What portion of fruits and vegetables is recommended everyday to maintain a healthy, balanced diet? I find that I eat mostly vegetables with lunch at work, as it's too expensive to buy veggies to eat every night with dinner. And then my fruit intake is sporadic, and happens only when I buy the occasional bag of bananas or apples from vendors on the street. How much of each should I actually be having, and is there any way to supplement this requirement when I'm on a budget? I'm currently pregnant, so I am a bit worried.
Fruits and vegetables are packed with essential vitamins, minerals, fibre and disease-fighting substances. Several studies have shown that fruits and vegetables are very important in promoting good health. In fact, fruits and vegetables should be the backbone of a healthy diet.
Fruits and vegetables are low in calories, fat, sodium and zero in cholesterol compared to many other foods. A diet rich in fruits and vegetables can lower the risk of high blood pressure, heart disease, stroke, cancer and obesity. In addition, fruits and vegetables, because of their low glycaemic index, can have a positive effect on blood sugar levels and therefore keep appetite in check. Therefore, eating fruits and vegetables may also play an important part in keeping the weight in check.
At least nine different families of fruits and vegetables exist. Each family has potentially hundreds of plant substances that are beneficial to health. Eating a variety of types and colours of fruits and vegetables will not only provide the nutrients you need, but also helps to colour up your meals.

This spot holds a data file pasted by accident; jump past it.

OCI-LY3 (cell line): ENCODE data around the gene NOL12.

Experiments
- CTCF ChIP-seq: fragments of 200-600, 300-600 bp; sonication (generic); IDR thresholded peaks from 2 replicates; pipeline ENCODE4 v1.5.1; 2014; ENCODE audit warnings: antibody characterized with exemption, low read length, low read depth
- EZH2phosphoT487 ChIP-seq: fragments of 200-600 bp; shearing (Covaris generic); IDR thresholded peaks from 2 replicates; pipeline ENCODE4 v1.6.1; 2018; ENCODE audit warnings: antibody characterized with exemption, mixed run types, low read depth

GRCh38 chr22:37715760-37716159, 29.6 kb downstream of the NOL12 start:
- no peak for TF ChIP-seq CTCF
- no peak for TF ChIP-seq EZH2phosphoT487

The United States Department of Agriculture's dietary guidelines recommend five to 13 servings of vegetables per day. This is dependent on age, gender, physical activity and overall health condition. If possible, you should choose to have different types and a variety of fruits and vegetables. It is also important to note that a serving of vegetables is about one cup of raw vegetables or half cup of cooked vegetables. A serving of fruits is about one medium piece or two small pieces.
Since you are pregnant, it is very important for you to eat nutritious and healthy foods and avoid junk food as you could be setting up your child to be eating badly throughout their lifetime. Adding a variety of fruits and vegetables to your diet will pretty much make sure you get enough minerals, vitamins and fibre for you and your child. It is also important to note that fruits and vegetables can also help to control your weight during pregnancy, as well as reduce constipation, which is a regular problem during pregnancy.
I must agree with you that in some cases fruits and vegetables can be expensive. However, making some adjustments in where, what time, and how much fruits and vegetables you buy might make a difference. First off, it is better to buy fruits and vegetables that are in season. The next thing is that buying fruits and vegetables from the market will work out much cheaper than buying from the supermarket. If you go to the market in the evening you will also get cheaper prices than in the morning.
It might also be possible to freeze fruits and vegetables when they are in season and use them up when they are out of season. An effort can be made to substitute some of your carbohydrates, example bread, biscuits, flour and rice with fruits and vegetables. So some of the money that you would normally use to buy these carbohydrates can now be used for fruits and vegetables.
Another thing to note is that vegetables are usually not as exciting to eat as fruits. So it might be better in some cases to drink your vegetables in order to make sure you are getting the amount you need.
If your doctor thinks that you are not getting enough from your diet, then supplementing with a multivitamin might be an option.
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